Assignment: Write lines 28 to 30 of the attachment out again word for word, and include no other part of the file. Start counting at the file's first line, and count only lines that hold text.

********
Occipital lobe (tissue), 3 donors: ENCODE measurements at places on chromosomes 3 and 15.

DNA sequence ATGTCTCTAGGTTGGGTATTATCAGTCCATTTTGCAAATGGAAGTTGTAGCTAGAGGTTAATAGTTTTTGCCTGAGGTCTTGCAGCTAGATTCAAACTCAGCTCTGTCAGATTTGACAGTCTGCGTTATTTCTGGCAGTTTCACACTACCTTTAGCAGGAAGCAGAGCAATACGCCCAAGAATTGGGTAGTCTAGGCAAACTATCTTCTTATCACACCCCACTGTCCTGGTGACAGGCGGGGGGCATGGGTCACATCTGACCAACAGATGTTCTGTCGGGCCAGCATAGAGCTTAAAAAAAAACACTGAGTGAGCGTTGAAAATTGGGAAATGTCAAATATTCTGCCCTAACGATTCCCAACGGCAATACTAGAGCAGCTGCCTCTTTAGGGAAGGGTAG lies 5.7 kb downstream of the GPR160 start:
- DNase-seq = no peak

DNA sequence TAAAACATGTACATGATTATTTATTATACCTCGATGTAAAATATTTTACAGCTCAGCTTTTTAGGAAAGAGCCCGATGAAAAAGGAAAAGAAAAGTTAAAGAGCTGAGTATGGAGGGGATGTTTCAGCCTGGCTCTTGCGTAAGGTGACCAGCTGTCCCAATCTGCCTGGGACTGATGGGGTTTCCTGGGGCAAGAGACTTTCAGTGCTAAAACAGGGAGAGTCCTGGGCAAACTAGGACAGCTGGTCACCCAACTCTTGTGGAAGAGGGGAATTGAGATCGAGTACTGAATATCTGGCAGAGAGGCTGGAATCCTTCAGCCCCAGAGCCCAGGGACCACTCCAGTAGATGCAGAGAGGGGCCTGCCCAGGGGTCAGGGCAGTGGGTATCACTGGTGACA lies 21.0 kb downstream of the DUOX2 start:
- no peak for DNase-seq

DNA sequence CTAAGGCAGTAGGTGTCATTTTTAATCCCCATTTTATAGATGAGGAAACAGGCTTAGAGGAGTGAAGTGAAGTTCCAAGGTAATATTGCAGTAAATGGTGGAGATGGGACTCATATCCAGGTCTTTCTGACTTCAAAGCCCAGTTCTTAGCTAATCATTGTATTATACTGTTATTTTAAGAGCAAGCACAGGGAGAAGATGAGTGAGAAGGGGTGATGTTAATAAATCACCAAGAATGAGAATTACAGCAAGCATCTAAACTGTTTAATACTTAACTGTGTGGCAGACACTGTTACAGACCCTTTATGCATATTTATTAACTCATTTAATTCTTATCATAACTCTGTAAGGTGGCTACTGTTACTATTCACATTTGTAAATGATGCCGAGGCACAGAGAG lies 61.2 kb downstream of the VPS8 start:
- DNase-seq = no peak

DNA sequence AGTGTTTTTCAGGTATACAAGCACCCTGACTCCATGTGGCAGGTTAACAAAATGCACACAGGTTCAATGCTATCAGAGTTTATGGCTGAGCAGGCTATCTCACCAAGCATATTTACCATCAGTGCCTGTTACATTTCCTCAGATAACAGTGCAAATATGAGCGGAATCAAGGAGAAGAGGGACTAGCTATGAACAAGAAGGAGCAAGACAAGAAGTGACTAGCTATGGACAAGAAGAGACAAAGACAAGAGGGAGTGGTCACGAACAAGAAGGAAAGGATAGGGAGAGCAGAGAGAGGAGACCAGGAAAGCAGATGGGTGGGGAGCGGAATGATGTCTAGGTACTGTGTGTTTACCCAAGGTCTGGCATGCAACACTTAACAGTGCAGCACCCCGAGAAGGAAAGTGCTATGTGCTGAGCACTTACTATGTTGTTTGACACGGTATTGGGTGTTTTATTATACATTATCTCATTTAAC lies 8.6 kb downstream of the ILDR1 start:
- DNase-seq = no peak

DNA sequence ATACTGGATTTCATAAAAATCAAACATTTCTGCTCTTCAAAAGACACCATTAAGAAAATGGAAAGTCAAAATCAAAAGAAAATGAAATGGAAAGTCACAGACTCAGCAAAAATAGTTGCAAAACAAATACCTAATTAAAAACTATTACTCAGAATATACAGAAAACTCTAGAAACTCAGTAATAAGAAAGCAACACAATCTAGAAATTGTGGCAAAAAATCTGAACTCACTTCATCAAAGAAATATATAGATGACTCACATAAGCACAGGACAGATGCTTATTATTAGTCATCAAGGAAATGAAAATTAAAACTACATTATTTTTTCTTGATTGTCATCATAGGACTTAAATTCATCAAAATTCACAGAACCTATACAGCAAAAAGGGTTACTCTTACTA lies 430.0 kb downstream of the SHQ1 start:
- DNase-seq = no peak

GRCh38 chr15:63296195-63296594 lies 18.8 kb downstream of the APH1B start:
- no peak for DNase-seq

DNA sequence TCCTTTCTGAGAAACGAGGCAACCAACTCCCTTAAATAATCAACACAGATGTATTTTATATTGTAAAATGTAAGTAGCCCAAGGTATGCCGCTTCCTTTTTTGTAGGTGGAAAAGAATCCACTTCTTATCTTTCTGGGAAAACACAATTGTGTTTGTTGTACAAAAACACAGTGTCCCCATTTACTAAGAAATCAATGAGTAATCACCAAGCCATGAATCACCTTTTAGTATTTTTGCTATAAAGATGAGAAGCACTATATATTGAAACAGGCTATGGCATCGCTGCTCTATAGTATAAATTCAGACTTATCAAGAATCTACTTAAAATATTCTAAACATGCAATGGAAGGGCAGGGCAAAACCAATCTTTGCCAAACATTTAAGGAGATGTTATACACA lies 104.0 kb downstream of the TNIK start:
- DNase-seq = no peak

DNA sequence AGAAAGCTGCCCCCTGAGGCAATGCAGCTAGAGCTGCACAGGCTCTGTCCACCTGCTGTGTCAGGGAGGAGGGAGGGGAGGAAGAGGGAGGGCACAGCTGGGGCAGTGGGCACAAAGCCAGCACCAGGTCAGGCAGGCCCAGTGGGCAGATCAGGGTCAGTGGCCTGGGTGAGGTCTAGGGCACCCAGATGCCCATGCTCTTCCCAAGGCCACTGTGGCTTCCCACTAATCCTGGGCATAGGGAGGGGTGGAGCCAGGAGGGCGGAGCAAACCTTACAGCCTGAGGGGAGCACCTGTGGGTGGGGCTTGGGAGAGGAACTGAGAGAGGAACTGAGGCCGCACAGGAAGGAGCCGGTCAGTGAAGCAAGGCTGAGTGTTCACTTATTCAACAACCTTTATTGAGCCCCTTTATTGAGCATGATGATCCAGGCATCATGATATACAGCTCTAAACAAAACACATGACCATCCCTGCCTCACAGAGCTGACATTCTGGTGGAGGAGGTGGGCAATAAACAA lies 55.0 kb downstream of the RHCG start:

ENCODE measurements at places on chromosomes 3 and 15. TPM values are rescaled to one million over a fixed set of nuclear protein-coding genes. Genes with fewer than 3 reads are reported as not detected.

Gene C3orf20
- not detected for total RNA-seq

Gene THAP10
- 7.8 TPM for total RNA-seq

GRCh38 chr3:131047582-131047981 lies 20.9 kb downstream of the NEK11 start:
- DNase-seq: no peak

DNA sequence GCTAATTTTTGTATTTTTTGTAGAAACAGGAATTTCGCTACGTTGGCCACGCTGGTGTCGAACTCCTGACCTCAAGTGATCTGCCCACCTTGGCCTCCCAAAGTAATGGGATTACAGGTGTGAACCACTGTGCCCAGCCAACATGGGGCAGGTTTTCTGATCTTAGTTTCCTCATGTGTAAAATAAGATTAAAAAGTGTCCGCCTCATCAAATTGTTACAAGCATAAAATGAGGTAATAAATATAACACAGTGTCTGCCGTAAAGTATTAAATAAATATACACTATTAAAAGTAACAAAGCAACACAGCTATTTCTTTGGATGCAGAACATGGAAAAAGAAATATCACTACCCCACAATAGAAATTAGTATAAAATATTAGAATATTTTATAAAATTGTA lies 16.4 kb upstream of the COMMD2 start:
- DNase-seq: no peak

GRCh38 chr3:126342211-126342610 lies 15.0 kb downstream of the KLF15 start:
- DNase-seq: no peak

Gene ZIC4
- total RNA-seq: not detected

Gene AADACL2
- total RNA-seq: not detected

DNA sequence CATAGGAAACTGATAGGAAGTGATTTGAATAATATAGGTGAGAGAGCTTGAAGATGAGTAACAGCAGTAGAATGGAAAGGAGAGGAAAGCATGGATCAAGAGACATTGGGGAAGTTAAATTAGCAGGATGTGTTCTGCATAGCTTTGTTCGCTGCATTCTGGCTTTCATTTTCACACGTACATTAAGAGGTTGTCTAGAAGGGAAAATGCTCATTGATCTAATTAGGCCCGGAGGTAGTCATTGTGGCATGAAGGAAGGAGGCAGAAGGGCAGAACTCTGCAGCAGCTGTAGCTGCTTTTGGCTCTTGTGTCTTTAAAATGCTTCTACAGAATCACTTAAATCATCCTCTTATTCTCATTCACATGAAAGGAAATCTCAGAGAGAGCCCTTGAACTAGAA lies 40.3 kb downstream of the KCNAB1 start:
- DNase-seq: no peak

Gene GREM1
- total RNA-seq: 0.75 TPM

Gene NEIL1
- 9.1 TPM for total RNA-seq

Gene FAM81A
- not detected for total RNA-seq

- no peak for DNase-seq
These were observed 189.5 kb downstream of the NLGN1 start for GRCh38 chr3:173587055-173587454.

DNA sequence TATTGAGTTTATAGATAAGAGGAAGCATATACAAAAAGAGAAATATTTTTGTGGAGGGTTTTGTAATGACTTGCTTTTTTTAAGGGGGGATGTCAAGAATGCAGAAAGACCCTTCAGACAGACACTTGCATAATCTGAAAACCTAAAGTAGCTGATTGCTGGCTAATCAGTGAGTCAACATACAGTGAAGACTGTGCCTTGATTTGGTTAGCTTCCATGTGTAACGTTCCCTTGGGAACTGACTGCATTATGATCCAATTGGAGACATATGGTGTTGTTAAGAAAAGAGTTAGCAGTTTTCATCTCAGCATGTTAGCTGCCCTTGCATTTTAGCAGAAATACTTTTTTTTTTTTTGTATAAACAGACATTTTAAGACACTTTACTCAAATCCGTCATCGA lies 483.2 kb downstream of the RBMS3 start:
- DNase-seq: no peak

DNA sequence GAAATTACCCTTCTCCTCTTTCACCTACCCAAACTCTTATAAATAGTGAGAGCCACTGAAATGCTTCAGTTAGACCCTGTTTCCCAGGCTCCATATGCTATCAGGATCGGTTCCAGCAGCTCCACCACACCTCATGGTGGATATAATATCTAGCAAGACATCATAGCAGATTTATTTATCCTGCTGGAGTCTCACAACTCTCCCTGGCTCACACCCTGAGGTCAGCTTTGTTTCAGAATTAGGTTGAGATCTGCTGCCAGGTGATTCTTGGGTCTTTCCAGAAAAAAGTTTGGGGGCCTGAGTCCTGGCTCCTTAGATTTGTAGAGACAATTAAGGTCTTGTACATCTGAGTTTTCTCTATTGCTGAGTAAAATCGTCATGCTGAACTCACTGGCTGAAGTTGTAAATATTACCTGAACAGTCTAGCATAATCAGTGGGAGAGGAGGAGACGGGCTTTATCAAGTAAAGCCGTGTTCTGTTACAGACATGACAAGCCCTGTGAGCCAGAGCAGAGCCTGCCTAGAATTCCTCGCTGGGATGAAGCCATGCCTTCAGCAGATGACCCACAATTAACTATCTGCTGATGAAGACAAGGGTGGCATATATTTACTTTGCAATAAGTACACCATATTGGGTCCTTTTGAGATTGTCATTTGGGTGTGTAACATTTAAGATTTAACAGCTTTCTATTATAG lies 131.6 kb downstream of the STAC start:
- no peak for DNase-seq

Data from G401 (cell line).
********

Gene ZIC4
- total RNA-seq: not detected

Gene AADACL2